Combatting Peepus Marshmallowcus

Apr 01, 2022

Combatting Peepus Marshmallowcus
Peepus Marshmallowcus or otherwise known as "Peeps" have returned to parts of Southwest Kansas.  Here's what you need to know to combat this noxious pest.  
Peepus Marshmallowcus at mature stage.  [Stock Photo - 2019]

"Peeps" is essentially a fungus.  It comes from the Ascomycota family and once the colorful spores emerge, it can spread like wildfire," says GCC Agronomist, Jerrald Rowan.  "The most common colors Peeps can produce is yellow or pink but there are known to be a few others, though they are rarer."

Peeps also take on a couple different shapes that are akin to animals so they've been classified as either Bunny Peeps or Chick Peeps.  Chick Peeps were the first classification discovered but over the years the bunny classification emerged and has almost taken over in certain areas. 

Says Rowan, "Yeah you tend to see more of the Chick class along more of the corn belt region, and mostly the bunny class out here in the plains.  We did have some of the Chick class but the Bunnies have all but nearly choked the Chicks out."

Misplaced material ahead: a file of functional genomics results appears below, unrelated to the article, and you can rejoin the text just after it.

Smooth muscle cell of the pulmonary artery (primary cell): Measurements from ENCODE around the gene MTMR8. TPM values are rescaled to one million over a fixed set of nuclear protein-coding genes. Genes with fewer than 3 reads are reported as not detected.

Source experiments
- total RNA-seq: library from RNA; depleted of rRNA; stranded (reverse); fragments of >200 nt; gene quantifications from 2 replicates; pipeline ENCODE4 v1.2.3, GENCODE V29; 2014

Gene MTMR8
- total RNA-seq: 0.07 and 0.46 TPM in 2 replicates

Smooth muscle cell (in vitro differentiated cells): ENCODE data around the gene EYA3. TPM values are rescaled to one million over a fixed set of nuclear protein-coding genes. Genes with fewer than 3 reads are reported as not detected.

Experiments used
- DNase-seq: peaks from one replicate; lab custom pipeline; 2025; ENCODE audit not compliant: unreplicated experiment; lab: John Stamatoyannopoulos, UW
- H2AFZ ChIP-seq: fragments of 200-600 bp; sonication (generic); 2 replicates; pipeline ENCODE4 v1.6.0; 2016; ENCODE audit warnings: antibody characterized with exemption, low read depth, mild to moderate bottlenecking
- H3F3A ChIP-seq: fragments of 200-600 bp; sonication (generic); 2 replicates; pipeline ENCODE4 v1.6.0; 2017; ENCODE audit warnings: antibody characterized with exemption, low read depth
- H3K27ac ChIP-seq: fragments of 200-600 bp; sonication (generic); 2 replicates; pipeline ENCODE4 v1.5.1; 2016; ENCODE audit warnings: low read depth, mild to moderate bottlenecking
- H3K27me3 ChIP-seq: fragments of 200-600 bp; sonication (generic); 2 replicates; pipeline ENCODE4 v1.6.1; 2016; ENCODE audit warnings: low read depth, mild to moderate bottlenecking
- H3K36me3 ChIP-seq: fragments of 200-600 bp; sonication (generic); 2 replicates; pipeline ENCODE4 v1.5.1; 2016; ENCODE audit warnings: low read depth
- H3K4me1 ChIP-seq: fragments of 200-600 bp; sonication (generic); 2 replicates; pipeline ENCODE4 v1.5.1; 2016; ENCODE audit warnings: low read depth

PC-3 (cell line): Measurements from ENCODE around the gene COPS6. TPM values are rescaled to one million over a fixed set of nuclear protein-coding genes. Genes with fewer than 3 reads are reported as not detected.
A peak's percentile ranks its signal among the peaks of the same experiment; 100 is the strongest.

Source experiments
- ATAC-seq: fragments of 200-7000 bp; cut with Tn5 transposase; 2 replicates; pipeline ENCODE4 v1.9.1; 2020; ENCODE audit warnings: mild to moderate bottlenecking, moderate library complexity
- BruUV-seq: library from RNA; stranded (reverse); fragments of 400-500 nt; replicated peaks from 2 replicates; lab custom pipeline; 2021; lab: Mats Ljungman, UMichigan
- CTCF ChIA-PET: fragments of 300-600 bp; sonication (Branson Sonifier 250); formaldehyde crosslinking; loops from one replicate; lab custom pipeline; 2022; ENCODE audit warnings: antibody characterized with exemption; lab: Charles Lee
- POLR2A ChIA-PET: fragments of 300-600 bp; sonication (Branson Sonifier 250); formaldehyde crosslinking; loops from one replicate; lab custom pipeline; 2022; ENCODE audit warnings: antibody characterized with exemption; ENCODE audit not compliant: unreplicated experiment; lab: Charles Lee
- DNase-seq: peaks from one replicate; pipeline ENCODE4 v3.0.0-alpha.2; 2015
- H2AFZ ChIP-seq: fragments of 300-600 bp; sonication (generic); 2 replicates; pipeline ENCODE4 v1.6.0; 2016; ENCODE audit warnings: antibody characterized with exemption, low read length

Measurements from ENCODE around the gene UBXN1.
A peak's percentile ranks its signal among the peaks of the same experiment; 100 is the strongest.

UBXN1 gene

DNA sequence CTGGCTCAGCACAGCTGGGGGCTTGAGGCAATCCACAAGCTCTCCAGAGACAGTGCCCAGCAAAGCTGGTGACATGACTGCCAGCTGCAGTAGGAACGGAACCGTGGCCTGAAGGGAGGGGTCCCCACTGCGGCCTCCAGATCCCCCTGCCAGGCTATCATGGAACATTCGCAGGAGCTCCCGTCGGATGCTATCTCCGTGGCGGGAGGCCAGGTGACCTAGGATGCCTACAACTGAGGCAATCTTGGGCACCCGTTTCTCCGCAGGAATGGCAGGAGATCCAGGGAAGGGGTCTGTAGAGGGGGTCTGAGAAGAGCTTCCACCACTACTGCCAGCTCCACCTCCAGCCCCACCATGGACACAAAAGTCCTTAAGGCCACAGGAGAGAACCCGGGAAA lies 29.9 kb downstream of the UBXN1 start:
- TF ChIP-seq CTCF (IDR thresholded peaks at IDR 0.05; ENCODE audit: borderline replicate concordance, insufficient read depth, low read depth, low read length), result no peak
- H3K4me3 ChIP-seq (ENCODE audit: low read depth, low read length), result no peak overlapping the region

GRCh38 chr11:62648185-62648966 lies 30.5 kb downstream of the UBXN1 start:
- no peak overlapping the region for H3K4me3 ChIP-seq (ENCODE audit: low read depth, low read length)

So what's the threat of Peeps exactly?  "The Peeps cycle begins when a conidium lands on foliage and becomes attached to the host surface through production of spore tip mucilage.  This is followed by a series of developmental steps:  germination, tube growth, formation of a specialized cell known as an appressorium,  emergergence of a peg, and subsiquently invasive growth in the host, diverting resources away from the crop and into the host," says a scientific journalist from ScienceDirect.  

"Once you see the formation of the white fungus at the button stage in the fields, you're too late," says Rowan.  "A proactive approach is the name of the game to get ahead of this disease.  It can greatly affect your yield if not caught early."  
Peepus Marshmallowcus at button stage.  [Stock Photo - 2019]

Rowan says GCC has a number of products to combat Peeps.  "We've got several solutions with two to three modes of action.  Propiconazole and Trifloxystrobin are a couple key ingredients that we've really seen do a great job at erradicating this fungus if caught early enough.  Another mode of action that seems to work exceptionally well is to just eat them."  

Contact your local agronomist or e-mail for more information.


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